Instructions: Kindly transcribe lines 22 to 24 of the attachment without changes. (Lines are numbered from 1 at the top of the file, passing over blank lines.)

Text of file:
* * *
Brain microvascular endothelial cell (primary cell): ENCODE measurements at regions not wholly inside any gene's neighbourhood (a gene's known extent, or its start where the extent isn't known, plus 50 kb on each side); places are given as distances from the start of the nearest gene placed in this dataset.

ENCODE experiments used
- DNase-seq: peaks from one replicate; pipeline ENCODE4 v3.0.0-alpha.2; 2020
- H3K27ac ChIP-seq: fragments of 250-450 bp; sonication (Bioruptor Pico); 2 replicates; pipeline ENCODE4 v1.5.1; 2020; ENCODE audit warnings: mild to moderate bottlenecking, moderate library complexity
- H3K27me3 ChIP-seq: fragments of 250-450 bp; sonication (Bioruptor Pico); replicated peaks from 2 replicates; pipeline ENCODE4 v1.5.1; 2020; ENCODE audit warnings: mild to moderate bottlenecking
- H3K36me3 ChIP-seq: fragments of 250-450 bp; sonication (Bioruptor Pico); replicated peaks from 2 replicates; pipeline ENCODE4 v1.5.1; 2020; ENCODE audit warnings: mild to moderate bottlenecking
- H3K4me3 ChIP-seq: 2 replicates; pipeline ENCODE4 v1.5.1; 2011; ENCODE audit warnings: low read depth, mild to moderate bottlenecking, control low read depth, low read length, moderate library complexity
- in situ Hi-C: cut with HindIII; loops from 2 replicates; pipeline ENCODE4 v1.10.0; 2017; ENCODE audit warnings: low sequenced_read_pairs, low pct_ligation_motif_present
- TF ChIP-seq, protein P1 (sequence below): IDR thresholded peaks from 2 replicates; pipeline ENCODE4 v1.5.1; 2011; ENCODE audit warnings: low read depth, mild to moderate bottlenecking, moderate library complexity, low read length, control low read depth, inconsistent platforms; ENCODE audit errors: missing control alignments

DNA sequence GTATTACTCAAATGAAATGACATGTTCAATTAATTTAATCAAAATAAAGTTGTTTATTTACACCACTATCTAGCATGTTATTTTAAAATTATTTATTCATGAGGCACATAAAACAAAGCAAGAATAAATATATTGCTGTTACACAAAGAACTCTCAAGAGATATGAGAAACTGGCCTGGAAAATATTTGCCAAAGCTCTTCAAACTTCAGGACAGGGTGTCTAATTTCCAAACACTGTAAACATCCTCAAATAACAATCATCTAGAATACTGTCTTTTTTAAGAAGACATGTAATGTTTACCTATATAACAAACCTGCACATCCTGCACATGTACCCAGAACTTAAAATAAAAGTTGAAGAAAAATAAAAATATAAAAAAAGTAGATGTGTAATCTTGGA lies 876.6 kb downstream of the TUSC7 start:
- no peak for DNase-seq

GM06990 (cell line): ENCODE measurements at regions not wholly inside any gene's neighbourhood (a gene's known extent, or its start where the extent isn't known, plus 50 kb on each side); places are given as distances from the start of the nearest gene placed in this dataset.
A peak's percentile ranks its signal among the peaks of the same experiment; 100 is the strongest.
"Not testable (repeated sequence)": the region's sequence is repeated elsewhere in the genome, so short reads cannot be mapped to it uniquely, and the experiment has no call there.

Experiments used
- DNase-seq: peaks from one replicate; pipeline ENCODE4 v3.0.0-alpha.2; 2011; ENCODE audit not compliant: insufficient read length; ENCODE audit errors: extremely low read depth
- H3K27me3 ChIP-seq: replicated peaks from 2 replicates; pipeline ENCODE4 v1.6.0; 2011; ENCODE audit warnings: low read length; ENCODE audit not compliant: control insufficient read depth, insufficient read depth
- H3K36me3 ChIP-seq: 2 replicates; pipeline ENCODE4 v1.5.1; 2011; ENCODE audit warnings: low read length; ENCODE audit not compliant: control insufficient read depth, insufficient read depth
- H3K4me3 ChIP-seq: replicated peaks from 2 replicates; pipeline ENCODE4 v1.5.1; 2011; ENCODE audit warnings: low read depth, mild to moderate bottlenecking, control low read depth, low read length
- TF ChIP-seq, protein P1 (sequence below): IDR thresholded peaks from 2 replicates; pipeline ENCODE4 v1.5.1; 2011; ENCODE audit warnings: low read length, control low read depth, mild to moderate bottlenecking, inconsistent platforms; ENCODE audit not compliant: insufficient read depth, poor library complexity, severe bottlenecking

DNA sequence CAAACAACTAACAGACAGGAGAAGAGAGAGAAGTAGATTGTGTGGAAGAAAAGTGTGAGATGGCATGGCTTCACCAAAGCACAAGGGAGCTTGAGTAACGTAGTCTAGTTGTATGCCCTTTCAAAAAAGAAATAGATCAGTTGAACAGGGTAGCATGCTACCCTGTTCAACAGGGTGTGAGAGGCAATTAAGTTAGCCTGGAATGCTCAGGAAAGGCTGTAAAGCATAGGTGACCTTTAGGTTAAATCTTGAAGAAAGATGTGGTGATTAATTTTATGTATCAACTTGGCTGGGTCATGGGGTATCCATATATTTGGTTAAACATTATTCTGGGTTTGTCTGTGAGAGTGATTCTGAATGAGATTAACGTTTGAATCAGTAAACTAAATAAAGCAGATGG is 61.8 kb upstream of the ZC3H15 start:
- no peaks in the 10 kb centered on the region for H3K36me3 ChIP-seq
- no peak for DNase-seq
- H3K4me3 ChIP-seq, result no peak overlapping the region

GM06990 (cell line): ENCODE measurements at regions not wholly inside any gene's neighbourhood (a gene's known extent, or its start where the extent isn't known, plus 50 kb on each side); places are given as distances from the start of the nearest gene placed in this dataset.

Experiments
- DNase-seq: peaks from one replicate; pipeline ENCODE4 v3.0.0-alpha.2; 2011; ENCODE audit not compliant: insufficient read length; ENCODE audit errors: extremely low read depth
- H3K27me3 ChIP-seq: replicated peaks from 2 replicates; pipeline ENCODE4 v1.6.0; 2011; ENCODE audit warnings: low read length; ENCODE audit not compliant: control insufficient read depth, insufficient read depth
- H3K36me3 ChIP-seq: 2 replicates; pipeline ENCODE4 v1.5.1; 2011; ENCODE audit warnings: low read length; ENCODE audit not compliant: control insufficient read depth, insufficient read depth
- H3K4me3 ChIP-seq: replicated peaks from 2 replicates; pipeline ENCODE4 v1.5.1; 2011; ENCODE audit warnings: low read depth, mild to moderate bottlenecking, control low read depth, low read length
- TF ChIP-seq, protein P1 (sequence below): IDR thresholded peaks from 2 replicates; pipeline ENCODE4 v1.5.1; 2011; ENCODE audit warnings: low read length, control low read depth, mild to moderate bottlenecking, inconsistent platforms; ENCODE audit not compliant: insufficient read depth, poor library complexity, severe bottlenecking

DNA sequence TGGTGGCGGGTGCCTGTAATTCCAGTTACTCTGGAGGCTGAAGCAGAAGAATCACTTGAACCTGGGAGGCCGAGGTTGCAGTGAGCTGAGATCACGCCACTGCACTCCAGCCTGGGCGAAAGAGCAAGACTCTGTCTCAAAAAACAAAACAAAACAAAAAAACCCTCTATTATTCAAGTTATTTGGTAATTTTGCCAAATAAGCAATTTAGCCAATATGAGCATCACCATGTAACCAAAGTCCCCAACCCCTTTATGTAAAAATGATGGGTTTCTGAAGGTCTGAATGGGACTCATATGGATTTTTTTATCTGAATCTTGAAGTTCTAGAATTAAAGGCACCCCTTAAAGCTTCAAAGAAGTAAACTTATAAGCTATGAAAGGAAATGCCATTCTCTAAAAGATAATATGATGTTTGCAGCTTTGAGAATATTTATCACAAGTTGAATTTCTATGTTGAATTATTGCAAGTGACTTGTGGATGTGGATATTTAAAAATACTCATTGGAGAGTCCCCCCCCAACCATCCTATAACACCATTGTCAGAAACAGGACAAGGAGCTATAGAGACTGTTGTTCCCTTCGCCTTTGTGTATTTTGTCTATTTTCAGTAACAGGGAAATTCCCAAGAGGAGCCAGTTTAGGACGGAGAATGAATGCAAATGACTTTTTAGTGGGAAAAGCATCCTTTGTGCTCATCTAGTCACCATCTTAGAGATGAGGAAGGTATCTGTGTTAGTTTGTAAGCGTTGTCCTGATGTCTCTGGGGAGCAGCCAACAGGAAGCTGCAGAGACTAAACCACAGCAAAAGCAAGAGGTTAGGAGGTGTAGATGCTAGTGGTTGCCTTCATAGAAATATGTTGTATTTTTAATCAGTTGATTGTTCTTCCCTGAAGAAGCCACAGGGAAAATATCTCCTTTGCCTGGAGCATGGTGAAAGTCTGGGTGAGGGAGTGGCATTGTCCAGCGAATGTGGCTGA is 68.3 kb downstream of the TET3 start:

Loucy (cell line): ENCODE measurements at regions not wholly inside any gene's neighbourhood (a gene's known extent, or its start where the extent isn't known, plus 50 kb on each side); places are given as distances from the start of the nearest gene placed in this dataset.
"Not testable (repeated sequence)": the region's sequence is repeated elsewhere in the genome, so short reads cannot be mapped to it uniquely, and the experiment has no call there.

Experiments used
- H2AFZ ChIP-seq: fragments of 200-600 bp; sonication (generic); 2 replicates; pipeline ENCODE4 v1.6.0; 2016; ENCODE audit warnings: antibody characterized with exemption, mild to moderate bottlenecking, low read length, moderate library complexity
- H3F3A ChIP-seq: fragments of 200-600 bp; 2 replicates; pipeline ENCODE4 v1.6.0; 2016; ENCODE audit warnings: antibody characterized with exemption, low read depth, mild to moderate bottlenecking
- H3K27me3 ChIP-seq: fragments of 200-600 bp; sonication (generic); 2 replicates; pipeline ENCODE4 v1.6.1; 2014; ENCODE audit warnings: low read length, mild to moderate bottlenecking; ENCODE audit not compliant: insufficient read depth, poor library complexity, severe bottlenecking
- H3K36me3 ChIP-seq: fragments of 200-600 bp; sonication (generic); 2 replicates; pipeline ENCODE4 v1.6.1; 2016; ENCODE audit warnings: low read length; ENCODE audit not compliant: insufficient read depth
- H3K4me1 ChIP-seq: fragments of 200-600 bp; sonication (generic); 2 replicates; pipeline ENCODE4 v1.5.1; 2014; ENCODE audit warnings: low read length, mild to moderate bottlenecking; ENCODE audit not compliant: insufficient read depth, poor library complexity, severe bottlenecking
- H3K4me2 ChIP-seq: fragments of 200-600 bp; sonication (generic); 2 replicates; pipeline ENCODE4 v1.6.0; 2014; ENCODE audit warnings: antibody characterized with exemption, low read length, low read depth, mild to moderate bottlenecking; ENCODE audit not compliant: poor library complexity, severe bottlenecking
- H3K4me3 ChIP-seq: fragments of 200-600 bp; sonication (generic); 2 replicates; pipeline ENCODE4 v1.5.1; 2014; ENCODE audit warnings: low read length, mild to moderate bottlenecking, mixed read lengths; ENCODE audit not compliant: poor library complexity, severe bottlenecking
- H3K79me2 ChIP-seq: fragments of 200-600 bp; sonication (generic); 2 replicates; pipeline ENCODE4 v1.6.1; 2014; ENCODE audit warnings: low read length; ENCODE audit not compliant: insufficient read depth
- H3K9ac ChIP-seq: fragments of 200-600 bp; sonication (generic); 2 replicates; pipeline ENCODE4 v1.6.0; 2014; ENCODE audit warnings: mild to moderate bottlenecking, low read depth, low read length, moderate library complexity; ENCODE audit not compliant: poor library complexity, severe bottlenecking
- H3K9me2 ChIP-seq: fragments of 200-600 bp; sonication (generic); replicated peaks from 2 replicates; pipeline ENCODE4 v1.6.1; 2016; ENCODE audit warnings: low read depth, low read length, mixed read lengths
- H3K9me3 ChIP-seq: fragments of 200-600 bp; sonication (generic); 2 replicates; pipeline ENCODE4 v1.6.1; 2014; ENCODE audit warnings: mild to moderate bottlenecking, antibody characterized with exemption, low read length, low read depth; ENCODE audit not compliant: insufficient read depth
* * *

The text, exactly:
- no peaks in the 10 kb centered on the region for H3K36me3 ChIP-seq
- no peak for DNase-seq
- H3K4me3 ChIP-seq, result no peak overlapping the region